Ms Elwell claimed that he later sent her pictures of himself lying on a four-inch mattress in the cellar.
She borrowed tens of thousands of pounds on credit cards and loans and sent it across through her banks.
She said she sent £36,425 through Santander between January 22 and February 19 and also transferred £62,350 through HSBC, totalling £98,775.
Her entire losses added up to £112,575 – after claiming her sister also sent £13,800 from a different bank.
Ms Elwell’s case was the subject of a three-month investigation from Santander and HSBC as she hoped she would be covered by a code of conduct that supports fraud victims
It appeared that the man had been allowed to fly home following the transfers but a supposed email from Heathrow Airport officials said he had been arrested.
Ms Elwell, who had been waiting at the airport for four hours, was pulled aside by Border Force who explained it was probably all a scam.
Ms Elwell’s case was the subject of a three-month investigation from Santander and HSBC as she hoped she would be covered by a code of conduct that supports fraud victims.
But both banks concluded she would not be eligible for reimbursement of the money lost.
She has now said she has been left facing ‘financial ruin’ and is ‘very depressed’ with regrets about not listening to warnings.
Ms Elwell is now hoping that an impartial review by the Financial Ombudsman and Financial Conduct Authority will help her case.
She added: ‘My life is on hold now while the ombudsman reviews the banks decision… I have some very difficult decisions to make.’
But This Morning viewers were unsympathetic as one took to Twitter to write: ‘Whilst I feel sorry for the lady who was conned out of £113,000, I feel that as she was warned by the banks that she was likely paying a scam then the responsibility is hers. Banks should not repay those who paid scammers and were ‘stupid’ by keeping to give money.’
Another added: ‘I just don’t have any sympathy for these gullible women who get scammed out of their life savings. This woman must have previously read so many similar stories in the media that she should have realised it’s a scam #thismorning.’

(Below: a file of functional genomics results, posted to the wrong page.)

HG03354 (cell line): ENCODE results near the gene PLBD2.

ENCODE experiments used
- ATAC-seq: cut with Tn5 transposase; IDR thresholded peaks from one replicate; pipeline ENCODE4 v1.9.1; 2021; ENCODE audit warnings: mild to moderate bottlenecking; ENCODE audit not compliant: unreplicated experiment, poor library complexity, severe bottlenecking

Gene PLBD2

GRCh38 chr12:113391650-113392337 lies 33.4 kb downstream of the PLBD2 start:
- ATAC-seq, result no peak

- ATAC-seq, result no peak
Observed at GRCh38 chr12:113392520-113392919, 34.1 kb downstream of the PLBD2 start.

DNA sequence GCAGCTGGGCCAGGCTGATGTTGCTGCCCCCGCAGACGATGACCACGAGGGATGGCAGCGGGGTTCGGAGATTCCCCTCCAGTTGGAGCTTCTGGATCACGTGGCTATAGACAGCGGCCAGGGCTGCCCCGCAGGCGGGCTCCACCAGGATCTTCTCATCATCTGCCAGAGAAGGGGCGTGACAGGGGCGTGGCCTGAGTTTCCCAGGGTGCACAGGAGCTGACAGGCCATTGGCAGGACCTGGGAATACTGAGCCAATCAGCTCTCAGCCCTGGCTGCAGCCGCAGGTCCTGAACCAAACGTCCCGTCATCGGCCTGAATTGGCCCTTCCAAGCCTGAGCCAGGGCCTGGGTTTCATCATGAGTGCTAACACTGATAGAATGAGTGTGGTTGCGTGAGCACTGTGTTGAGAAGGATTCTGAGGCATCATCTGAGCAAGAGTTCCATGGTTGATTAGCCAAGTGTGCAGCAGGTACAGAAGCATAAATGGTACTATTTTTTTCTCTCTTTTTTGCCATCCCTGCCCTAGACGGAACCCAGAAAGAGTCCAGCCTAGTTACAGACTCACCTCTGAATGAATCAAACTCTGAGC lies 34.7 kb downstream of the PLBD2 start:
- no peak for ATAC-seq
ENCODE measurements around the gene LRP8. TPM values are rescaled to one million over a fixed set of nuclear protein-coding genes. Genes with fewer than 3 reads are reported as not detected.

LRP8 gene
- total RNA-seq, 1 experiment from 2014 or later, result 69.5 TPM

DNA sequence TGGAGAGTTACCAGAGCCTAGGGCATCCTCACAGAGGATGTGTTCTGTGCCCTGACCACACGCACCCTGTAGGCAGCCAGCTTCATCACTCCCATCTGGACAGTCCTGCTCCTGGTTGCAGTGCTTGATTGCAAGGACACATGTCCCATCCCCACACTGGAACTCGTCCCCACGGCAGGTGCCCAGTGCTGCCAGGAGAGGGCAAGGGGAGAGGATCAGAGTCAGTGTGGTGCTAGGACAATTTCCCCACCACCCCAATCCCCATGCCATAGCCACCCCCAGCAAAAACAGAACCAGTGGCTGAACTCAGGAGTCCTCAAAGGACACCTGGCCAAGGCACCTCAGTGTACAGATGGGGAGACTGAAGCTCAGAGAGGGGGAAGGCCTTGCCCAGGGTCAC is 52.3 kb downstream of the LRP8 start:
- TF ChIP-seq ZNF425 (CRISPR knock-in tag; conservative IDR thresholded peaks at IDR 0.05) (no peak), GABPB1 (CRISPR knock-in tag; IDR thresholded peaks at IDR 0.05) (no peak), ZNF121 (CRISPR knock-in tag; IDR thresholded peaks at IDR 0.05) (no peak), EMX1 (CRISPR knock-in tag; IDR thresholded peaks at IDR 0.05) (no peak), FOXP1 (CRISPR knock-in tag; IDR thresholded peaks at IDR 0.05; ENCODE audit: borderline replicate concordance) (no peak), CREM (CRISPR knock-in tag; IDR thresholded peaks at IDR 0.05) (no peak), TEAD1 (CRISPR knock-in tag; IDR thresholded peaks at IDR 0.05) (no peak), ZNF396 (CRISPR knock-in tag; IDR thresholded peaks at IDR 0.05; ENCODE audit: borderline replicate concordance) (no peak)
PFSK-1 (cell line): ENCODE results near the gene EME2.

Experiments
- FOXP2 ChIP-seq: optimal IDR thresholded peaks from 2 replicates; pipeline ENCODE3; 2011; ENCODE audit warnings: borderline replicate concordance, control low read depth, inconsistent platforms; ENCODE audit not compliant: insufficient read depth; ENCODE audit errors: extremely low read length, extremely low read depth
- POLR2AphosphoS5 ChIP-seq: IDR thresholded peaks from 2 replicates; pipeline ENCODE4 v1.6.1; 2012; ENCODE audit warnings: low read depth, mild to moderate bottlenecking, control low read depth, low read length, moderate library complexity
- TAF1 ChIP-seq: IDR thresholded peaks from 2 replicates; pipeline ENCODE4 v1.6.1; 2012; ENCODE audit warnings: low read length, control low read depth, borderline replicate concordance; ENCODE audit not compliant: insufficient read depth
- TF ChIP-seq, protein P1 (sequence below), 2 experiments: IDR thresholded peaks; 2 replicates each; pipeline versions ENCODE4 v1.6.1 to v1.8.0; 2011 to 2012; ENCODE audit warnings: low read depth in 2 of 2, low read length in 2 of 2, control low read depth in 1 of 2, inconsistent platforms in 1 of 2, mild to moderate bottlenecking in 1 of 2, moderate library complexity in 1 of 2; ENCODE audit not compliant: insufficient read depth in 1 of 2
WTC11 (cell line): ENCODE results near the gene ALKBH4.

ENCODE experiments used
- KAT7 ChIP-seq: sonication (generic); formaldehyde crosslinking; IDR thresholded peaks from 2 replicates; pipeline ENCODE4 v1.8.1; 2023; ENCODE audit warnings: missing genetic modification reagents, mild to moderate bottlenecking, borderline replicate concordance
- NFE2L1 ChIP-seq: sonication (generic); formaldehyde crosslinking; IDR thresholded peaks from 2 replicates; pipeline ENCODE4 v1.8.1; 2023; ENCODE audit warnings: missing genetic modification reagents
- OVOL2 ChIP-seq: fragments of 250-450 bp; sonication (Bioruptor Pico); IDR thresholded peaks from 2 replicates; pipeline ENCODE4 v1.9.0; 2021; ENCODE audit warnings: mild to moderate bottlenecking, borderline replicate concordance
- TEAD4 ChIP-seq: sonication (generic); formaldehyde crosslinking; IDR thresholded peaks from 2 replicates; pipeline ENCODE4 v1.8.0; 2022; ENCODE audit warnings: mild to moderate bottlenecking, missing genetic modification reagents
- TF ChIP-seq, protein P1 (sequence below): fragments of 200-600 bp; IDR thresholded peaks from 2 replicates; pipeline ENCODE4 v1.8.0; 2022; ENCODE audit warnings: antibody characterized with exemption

And a third said: ‘Wow, it always amazes me how people fall for these scams #ThisMorning.’
A spokesperson for Santander previously said: ‘We have the utmost sympathy for Ms Elwell and all those who fall victim to the criminals who carry out these scams.
‘Unfortunately, despite repeatedly warning her of the dangers of transferring money to someone she hadn’t met and directly raising our concerns that this was a scam with Ms Elwell and the police, she confirmed she wanted to proceed with the payments.’
A spokeswoman for HSBC also previously said: ‘Protecting customers from fraud is an absolute priority for us and we are sorry to hear that Ms Elwell has been the victim of an authorised push payment scam.
‘We work hard to deliver on our commitments under the CRM Code, helping protect as well as support customers should they fall victim to scammers. We act with empathy and understanding when investigating a case and we work hard to ensure fair and reasonable outcomes for our customers.
‘Whilst we have an experienced team looking for signs of fraud, customers can also help themselves by taking note of fraud warnings when making payments and following the advice given.
‘Romance scams are one of the most common types of fraud. Criminals exploit the emotions of their victims to build up a relationship, often via social media or dating sites, and then request money.’